Rapid Prototype SLA 3D Printing Service Silicone Tooling / Urethane
SLA 3D Printing Service Parameters
|Metal: Stainless Steel, Brass,Copper, Brozone, Aluminum, Steel,
Carbon Steel etc.|
|Plastic : PU, PVC, POM, PC, PMMA, Nylon ,Acrylic, HDPE etc.|
CNC machining ,CNC turning, CNC milling, drilling, grinding,
wire-EDM cutting ,
Plastic Injection,Stamping,Die Casting,Silicone And Rubber,Aluminum
|Surface finish/treatment||Anodizing,Sandblasting,Painting,Powder coating,Plating,Silk
|Drawing Format||jpg/.pdf/.dxf/.dwg/.igs./.stp/x_t. etc|
|- Technicians self-check in production|
- Engineer spot check in production
- QC inspect after products finished
|Payment terms||TT/Paypal / Western Union / VISA (30% in advance, 70% balance
By express ( DHL/FEDEX/UPS/EMS/TNT.etc)
0-100kg: air freight priority, >100kg: sea freight priority,
|Delivery time||3~7 working days|
|Production time||2~10 working days|
|Application||Aerospace, Electric Vehicles, Firearms, Hydraulics and Fluid Power,
Medical and Dental, Oil and Gas, and many other demanding
SLA 3D printing is shorthand for stereolithography (SL), a 3D
printing technology that has been in used for four decades in
various forms of development. The process was first patented in
1986 by Charles Hull, the co-founder of 3D systems, but early
technology can be traced to Japan as well.
Along with FDM 3D printing (fused deposition modeling) and SLS 3D
printing (selective laser sintering), SLA is becoming more
accessible to small businesses, entrepreneurs and other individuals
as it becomes more affordable. You might here it referred to by
additional terms including rapid prototyping, optical fabrication
and resin printing, terms that roughly apply to SLS 3D and FDM 3D
Stereolithography is often chosen for creating prototypes and
models because it produces clean, crisp forms with layering that is
difficult to see or feel.
Like FFF (fused filament fabrication, aka FDM) 3D printing, this
technology is an additive manufacturing (AM) process. This means
that material is formed and added layer by layer to produce the 3D
object. However, much about the technology and techniques are quite
Here’s are the main steps in SLA printing, though there is some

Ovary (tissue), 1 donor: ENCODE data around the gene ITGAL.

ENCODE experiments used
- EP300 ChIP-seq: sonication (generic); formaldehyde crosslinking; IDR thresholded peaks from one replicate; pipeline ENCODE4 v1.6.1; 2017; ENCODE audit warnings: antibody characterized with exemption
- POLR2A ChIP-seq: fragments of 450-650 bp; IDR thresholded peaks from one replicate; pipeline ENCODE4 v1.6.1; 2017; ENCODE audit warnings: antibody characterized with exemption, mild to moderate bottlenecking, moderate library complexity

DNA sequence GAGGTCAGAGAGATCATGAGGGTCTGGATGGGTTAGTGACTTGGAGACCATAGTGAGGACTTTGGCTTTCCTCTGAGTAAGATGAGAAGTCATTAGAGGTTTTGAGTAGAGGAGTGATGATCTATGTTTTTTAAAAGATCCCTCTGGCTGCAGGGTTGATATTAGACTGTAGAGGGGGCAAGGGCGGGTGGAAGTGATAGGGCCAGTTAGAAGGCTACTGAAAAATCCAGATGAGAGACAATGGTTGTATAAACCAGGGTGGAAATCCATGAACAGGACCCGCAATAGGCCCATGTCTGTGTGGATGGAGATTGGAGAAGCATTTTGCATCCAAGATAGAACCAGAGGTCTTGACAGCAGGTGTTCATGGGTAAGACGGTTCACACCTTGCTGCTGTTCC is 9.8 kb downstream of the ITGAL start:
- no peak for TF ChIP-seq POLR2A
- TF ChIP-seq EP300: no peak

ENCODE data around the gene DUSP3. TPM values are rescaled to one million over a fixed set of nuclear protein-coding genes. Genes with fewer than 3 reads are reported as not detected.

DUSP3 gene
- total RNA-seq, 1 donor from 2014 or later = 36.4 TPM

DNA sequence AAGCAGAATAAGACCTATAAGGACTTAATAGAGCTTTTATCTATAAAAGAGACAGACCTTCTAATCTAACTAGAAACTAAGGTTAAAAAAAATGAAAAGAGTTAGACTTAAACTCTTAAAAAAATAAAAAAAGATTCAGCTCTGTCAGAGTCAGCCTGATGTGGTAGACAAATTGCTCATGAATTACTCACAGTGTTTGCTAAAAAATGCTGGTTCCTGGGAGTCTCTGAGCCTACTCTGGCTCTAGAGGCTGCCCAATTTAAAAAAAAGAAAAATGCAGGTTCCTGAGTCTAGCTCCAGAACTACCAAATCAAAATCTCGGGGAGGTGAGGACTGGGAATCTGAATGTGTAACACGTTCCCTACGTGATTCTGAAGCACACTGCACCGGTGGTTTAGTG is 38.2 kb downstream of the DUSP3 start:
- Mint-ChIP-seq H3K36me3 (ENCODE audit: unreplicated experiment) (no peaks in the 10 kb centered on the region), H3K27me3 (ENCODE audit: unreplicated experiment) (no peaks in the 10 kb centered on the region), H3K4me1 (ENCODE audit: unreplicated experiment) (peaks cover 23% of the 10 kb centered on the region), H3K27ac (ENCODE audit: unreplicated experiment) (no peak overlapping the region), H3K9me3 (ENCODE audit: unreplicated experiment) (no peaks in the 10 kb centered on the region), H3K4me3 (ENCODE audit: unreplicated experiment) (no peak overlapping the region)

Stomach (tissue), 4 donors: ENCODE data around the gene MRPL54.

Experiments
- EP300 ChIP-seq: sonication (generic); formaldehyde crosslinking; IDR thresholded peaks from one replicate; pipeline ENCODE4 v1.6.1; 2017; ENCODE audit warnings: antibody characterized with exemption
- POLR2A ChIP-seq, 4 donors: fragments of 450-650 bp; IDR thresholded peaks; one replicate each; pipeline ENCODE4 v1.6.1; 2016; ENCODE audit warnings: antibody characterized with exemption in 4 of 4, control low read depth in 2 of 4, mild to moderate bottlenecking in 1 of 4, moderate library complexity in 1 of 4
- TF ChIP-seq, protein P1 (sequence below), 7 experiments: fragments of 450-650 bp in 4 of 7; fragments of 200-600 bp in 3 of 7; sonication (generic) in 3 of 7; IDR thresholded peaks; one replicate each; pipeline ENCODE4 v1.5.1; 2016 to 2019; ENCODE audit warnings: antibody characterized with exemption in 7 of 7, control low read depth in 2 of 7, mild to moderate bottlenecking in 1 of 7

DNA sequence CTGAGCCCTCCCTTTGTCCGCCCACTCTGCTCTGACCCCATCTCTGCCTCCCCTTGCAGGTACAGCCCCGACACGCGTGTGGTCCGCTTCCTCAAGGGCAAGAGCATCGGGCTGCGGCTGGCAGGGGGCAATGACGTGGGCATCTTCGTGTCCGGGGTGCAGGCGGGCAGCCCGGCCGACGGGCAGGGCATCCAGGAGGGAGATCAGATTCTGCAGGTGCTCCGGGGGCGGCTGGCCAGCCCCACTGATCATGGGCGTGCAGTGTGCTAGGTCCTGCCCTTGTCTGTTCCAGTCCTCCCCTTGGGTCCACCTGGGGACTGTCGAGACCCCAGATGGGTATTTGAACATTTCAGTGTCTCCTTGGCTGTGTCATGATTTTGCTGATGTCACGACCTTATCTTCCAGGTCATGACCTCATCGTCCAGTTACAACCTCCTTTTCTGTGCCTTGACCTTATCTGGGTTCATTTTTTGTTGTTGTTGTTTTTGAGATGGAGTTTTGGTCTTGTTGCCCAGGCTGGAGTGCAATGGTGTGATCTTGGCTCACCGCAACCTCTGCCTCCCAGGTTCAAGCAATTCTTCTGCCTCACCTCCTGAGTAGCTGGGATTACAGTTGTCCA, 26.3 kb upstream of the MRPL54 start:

variation between printers and techniques:
It starts with a vat of liquefied photopolymer resin, meaning that
the resin reacts to light. The resin is heated a specific,
consistent temperature ideal for curing.
Inside the vat is a build platform that starts out at the top of
the vat. In most printers, the platform is coated with resin
material by a blade or armature that sweeps across it.
An ultraviolet (UV) laser, guided by computer-aided software and a
file uploaded for the specific object to be built, is directed into
the surface of the vat using two actuated mirrors known as
galvanometers. The liquefied photosensitive polymer resins are
cured by the laser as it "draws" the preprogrammed design, one
layer at a time.
The platform is lowered incrementally a distance equal to one layer
of cured resin as each layer of the prototype or product is drawn
onto its surface. Each cured layer becomes part of the piece.
For many pieces, support structures are required to eliminate
deflection caused by gravity and to support the piece laterally as
well. The supports are printed along with the product/prototype,
often attached to the build platform.
Once the SLA 3D object is finished, it is gently peeled from the
print platform, also called a bed. It is immersed in a chemical
solution that removes excess resin.
Next, the entire piece and its supports is placed in an ultraviolet
Finally, any support structures are trimmed from the piece, and it